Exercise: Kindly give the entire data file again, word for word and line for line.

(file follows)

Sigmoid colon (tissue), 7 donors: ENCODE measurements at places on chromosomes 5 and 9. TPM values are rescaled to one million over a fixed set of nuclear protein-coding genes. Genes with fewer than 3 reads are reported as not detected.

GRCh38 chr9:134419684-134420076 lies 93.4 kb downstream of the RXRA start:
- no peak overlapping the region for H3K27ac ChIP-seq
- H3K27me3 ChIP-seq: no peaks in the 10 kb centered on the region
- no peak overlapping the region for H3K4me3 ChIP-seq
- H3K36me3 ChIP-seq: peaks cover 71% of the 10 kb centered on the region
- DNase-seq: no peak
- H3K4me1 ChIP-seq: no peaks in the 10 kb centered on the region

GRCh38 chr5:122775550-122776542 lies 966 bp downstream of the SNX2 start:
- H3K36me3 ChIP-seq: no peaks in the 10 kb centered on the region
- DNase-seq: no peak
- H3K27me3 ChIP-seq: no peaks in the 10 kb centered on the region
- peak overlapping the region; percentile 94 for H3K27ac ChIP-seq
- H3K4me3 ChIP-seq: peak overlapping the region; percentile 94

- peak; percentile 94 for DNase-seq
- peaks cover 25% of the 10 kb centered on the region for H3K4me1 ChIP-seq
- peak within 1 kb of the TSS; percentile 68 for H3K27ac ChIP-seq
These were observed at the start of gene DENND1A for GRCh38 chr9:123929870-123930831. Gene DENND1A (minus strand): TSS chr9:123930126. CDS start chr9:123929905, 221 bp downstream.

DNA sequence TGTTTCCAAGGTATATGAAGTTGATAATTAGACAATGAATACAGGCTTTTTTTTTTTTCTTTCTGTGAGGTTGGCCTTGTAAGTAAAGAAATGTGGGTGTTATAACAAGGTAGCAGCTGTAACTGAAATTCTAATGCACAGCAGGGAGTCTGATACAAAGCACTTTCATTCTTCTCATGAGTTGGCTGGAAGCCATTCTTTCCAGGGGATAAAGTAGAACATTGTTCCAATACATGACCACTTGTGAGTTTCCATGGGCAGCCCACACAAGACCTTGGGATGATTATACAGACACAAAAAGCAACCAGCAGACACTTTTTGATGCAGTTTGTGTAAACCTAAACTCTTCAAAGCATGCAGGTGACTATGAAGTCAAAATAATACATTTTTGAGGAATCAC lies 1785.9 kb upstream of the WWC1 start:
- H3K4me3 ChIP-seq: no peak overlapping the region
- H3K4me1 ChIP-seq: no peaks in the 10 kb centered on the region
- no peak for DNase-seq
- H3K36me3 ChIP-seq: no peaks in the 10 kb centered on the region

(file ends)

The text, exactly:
Sigmoid colon (tissue), 7 donors: ENCODE measurements at places on chromosomes 5 and 9. TPM values are rescaled to one million over a fixed set of nuclear protein-coding genes. Genes with fewer than 3 reads are reported as not detected.

GRCh38 chr9:134419684-134420076 lies 93.4 kb downstream of the RXRA start:
- no peak overlapping the region for H3K27ac ChIP-seq
- H3K27me3 ChIP-seq: no peaks in the 10 kb centered on the region
- no peak overlapping the region for H3K4me3 ChIP-seq
- H3K36me3 ChIP-seq: peaks cover 71% of the 10 kb centered on the region
- DNase-seq: no peak
- H3K4me1 ChIP-seq: no peaks in the 10 kb centered on the region

GRCh38 chr5:122775550-122776542 lies 966 bp downstream of the SNX2 start:
- H3K36me3 ChIP-seq: no peaks in the 10 kb centered on the region
- DNase-seq: no peak
- H3K27me3 ChIP-seq: no peaks in the 10 kb centered on the region
- peak overlapping the region; percentile 94 for H3K27ac ChIP-seq
- H3K4me3 ChIP-seq: peak overlapping the region; percentile 94

- peak; percentile 94 for DNase-seq
- peaks cover 25% of the 10 kb centered on the region for H3K4me1 ChIP-seq
- peak within 1 kb of the TSS; percentile 68 for H3K27ac ChIP-seq
These were observed at the start of gene DENND1A for GRCh38 chr9:123929870-123930831. Gene DENND1A (minus strand): TSS chr9:123930126. CDS start chr9:123929905, 221 bp downstream.

DNA sequence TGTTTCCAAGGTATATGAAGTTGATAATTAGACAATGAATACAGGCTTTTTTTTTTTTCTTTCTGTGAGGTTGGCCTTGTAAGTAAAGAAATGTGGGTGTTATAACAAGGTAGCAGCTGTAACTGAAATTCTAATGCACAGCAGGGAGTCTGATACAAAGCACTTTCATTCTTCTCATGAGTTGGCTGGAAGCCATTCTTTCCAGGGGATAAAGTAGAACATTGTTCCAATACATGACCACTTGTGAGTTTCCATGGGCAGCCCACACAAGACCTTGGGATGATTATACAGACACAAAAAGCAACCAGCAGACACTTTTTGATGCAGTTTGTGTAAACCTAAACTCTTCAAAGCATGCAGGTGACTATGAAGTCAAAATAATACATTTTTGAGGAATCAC lies 1785.9 kb upstream of the WWC1 start:
- H3K4me3 ChIP-seq: no peak overlapping the region
- H3K4me1 ChIP-seq: no peaks in the 10 kb centered on the region
- no peak for DNase-seq
- H3K36me3 ChIP-seq: no peaks in the 10 kb centered on the region